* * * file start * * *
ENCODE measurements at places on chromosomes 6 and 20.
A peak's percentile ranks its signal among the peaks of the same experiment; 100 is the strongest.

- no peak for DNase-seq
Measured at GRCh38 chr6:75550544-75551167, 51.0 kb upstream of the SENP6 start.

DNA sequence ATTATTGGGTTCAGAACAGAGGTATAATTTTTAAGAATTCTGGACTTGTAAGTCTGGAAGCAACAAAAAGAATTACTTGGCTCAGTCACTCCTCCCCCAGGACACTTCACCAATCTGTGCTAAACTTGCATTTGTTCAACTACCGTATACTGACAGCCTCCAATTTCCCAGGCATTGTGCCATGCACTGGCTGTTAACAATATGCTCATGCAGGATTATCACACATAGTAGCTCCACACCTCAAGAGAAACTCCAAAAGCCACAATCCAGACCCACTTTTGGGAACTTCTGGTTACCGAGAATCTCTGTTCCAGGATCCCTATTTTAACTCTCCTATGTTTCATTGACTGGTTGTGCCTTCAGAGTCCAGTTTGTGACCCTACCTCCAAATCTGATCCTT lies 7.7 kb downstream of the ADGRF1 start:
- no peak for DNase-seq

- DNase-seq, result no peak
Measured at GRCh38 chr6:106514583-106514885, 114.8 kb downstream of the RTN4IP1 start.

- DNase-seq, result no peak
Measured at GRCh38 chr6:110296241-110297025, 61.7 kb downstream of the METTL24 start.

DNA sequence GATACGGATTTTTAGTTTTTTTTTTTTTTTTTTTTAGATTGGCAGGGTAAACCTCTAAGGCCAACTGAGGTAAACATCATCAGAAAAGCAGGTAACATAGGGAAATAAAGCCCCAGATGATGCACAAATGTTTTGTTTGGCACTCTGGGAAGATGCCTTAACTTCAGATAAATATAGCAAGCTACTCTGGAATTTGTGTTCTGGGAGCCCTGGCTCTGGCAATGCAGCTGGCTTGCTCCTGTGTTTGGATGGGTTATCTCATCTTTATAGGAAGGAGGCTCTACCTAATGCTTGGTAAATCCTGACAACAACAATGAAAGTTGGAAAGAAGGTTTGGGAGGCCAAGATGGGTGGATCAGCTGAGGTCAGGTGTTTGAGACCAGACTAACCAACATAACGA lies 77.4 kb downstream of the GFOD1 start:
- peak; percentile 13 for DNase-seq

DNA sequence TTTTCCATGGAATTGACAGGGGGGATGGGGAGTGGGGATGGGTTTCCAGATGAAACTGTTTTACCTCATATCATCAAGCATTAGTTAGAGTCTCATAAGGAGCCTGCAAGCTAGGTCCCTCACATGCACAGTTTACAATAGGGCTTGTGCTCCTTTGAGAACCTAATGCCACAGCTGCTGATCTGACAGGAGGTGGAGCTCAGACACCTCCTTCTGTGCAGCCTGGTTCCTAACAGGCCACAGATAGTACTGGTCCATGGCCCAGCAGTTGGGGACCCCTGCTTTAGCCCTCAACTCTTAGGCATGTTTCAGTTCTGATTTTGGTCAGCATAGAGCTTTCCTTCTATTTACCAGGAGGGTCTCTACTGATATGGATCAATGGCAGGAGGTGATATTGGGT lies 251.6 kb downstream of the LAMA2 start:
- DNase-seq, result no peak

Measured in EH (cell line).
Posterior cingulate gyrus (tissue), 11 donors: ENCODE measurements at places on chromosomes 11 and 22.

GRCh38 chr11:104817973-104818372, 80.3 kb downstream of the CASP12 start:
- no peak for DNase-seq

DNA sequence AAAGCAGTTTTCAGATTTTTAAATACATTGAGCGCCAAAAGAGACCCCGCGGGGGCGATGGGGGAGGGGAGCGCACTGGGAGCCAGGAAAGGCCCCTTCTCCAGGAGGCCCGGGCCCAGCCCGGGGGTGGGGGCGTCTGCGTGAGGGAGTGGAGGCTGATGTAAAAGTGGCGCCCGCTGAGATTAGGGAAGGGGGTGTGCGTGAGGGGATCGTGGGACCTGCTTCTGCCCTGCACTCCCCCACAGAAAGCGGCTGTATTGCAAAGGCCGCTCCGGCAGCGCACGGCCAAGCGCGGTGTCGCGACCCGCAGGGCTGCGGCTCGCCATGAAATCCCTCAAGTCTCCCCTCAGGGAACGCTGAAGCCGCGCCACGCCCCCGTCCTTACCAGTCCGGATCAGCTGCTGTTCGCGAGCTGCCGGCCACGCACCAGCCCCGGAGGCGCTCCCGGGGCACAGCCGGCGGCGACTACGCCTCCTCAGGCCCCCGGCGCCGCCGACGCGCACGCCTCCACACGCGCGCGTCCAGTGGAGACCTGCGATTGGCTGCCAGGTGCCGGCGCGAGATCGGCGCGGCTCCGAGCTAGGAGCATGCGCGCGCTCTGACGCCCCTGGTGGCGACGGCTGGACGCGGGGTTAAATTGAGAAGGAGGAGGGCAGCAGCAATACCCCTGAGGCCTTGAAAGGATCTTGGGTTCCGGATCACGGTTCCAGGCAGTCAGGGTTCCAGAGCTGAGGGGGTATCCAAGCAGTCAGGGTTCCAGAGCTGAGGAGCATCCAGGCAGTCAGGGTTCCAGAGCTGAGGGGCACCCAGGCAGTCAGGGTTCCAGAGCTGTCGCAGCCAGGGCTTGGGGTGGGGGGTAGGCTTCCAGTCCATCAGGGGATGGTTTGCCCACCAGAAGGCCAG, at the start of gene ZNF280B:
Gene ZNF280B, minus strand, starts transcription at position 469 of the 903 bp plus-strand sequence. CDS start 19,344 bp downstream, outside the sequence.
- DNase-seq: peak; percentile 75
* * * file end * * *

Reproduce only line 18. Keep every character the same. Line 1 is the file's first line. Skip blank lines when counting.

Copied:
- no peak for DNase-seq